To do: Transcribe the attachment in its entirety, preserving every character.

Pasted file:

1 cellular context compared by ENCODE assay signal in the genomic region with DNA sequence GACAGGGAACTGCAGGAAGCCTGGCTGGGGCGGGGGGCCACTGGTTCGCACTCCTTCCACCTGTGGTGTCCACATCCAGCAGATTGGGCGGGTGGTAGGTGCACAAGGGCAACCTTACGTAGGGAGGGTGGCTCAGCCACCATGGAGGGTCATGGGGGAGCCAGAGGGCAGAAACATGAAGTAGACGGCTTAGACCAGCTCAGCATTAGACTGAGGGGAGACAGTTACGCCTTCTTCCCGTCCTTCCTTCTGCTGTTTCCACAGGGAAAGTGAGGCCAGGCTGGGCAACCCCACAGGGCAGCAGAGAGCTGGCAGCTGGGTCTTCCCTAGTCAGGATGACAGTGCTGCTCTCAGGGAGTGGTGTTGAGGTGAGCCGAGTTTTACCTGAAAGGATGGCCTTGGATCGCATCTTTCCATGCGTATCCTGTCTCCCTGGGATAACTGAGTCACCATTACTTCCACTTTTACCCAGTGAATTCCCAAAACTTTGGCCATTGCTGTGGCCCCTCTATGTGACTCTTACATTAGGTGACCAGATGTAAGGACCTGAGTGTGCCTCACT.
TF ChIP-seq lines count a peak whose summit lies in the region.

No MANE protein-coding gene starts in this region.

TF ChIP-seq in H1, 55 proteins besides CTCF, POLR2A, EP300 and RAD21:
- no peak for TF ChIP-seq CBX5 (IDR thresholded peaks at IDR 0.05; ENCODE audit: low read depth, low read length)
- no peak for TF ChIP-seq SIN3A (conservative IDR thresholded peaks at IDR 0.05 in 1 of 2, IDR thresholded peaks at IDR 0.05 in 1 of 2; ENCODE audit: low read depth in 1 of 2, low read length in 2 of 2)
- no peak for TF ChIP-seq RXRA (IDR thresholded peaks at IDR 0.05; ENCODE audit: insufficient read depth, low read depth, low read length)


1 cellular context compared by ENCODE assay signal in the genomic region with DNA sequence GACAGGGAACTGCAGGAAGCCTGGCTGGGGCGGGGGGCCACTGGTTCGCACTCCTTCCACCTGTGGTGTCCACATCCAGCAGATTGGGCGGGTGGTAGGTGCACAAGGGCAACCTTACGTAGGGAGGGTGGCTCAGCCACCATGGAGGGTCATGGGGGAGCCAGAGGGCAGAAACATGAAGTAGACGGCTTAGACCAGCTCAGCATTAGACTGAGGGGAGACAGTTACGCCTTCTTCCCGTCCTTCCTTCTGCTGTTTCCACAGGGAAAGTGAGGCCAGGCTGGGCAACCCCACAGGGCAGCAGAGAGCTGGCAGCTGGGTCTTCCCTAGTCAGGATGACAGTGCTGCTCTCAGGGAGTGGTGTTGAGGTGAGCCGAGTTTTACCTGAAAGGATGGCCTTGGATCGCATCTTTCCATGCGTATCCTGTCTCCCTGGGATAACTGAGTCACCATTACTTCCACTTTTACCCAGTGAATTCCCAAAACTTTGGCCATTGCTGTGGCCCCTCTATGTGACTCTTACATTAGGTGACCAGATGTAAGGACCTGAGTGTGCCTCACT.
TF ChIP-seq lines count a peak whose summit lies in the region.

No MANE protein-coding gene starts in this region.

TF ChIP-seq in H1, 55 proteins besides CTCF, POLR2A, EP300 and RAD21:
- no peak for TF ChIP-seq CBX5 (IDR thresholded peaks at IDR 0.05; ENCODE audit: low read depth, low read length)
- no peak for TF ChIP-seq SIN3A (conservative IDR thresholded peaks at IDR 0.05 in 1 of 2, IDR thresholded peaks at IDR 0.05 in 1 of 2; ENCODE audit: low read depth in 1 of 2, low read length in 2 of 2)
- no peak for TF ChIP-seq RXRA (IDR thresholded peaks at IDR 0.05; ENCODE audit: insufficient read depth, low read depth, low read length)